Financial advisers are reporting increasing client interest in investing in cryptocurrencies, despite being largely speculative and an unregulated asset.
Three quarters of 300 financial advisers polled by AJ Bell said their clients had asked them about investing in cryptocurrency, and 36% said their clients already held such assets.
Just 4% of respondents said they would recommend clients invest directly in crypto, though 26% confirmed they would consider endorsing investment in a multi-asset fund with a degree of crypto exposure.
“The reported valuations of cryptocurrency create the familiar investor condition of fear of missing out (Fomo). Like all easy money stories, caution is the obvious watchword that few will heed,” said Dominic Thomas, financial planner at Solomon’s IFA.
Easier to stomach in multi-asset funds
While very few advisers would recommend pure crypto investments to their clients, some would consider advocating multi-asset funds with a degree of exposure to the asset class.
“I wouldn’t advise a client to exclude a fund just because it contains exposure to crypto. Baillie Gifford, for example, invests in Tesla, which obviously holds crypto assets, but its funds perform well,” said Minesh Patel, financial planner and director at EA Financial Solutions.
Ruffer turned a tidy profit of $1bn (£721m, €850m) from its bitcoin holding, which it initiated in late 2020 as a portfolio hedge.
“That seems the most likely path for crypto to make it into the portfolios of advised investors in future,” added AJ Bell financial analyst Laith Khalaf, “though that would require more asset allocators to build exposure to cryptocurrencies, something we haven’t seen as yet, because the prevailing mood towards crypto in the investment community is still one of deep scepticism.”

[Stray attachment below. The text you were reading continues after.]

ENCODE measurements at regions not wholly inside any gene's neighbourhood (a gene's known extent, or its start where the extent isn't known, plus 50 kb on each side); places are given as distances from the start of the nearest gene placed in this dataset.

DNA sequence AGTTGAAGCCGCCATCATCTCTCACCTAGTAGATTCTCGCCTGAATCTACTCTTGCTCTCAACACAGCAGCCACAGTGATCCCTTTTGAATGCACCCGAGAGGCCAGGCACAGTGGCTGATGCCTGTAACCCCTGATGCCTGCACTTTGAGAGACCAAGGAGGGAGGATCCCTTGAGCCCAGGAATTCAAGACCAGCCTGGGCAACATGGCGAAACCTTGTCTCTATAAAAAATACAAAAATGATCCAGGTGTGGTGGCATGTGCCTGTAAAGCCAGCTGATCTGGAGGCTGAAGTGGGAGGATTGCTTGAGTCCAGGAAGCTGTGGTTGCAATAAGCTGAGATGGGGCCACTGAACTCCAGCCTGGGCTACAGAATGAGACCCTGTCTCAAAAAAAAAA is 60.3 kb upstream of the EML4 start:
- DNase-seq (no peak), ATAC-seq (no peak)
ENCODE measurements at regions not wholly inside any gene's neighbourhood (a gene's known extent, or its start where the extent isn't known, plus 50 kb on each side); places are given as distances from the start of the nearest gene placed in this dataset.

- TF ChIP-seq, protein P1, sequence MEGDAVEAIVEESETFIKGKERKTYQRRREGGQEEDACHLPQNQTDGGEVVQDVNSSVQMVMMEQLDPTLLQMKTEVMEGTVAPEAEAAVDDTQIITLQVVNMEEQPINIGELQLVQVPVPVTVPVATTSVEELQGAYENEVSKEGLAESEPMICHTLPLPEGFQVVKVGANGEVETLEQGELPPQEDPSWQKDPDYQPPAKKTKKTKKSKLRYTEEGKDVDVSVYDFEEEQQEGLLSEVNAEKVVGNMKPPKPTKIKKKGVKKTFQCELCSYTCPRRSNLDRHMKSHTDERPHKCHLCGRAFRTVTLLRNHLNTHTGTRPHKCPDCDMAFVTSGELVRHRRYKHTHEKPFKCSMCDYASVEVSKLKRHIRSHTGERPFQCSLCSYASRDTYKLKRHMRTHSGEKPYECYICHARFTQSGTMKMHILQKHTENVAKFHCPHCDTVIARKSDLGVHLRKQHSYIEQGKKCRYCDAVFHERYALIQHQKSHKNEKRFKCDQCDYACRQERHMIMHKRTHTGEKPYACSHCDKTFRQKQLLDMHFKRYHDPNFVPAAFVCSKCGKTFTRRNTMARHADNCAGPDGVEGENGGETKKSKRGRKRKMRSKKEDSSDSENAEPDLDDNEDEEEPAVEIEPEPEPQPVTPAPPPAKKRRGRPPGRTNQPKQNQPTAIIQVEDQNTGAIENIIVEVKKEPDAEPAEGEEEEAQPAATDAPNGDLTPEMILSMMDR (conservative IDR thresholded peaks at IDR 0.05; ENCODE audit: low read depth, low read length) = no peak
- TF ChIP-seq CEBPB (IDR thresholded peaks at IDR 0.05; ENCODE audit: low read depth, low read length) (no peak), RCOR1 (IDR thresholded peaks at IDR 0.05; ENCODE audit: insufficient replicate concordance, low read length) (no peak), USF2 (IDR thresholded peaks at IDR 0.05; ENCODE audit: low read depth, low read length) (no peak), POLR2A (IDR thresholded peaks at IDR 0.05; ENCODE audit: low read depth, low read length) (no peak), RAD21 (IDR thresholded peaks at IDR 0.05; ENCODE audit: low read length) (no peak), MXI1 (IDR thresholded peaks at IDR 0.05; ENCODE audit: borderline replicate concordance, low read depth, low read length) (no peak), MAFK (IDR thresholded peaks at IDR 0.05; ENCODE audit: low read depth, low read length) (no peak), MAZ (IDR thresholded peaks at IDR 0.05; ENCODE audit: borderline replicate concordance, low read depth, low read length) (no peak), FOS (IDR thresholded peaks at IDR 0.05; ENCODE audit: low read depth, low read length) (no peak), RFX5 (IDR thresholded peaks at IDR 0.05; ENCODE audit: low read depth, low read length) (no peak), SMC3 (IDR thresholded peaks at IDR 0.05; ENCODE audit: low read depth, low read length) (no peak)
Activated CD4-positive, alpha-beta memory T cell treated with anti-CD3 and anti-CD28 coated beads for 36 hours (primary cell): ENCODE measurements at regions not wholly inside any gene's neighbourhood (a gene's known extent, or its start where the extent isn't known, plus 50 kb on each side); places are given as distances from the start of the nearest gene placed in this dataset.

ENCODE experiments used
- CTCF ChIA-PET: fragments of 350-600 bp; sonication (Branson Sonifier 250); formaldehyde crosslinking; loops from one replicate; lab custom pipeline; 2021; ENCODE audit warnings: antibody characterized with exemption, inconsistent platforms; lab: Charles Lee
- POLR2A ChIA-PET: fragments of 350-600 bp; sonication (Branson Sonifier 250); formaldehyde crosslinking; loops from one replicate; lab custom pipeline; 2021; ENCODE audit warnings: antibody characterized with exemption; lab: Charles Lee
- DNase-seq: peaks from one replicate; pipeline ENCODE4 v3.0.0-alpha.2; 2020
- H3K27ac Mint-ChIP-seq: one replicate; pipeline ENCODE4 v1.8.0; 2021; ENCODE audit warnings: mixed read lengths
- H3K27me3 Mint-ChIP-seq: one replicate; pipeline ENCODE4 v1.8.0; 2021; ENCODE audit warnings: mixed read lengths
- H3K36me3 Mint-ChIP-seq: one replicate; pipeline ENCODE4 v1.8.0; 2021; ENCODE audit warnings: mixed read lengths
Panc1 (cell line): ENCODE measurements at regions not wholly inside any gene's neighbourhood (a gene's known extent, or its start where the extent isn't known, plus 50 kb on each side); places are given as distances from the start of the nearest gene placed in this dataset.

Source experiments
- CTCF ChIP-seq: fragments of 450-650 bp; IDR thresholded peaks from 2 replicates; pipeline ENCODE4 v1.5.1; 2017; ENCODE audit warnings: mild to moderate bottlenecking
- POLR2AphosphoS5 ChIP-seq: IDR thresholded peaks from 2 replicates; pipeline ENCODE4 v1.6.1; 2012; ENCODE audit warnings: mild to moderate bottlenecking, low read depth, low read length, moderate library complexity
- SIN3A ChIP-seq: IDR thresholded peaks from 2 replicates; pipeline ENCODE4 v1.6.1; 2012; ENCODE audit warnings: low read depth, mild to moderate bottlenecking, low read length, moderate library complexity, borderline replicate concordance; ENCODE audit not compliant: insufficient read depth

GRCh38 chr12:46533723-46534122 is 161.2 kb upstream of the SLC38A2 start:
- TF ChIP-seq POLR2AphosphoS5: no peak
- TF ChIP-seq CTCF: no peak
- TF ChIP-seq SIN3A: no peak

‘I would never recommend a client gamble on it’
It is typically considered by the industry that investing purely in crypto is more for wealthy clients who can afford to lose should the market turn on them.
“I wouldn’t recommend it directly for a client’s portfolio, however, I do have a couple of clients that have set up investments in crypto on their own. For those, I said to look at it as a speculative asset, not risking more than 5% of their liquid assets,” said James Wyman, financial adviser at Lyndhurst Financial Management.
Darren Cooke, financial planner at Red Circle Financial Planning, added: “As far as I am aware, only a couple [of clients] hold it and both in very small amounts as a bit of fun. I would never recommend a client gamble on it.”
Interest has yet to peak
The consensus among the advice sector is that, as stewards of wealth, responsible for investing to secure returns, recommending investment in crypto will continue to be unusual given the current environment in which it operates.
Some advisers do acknowledge, however, that interest has yet to peak, though renewed curiosity could generate issues.
“I believe it will become more mainstream as an asset class, although there needs to be better routes of entry for day-to-day investors for it to truly be acceptable,” Lyndhurst’s Wyman said.
“There are plenty of exchanges around to trade with but there does seem to be news surrounding the hacking of them and millions being stolen.”
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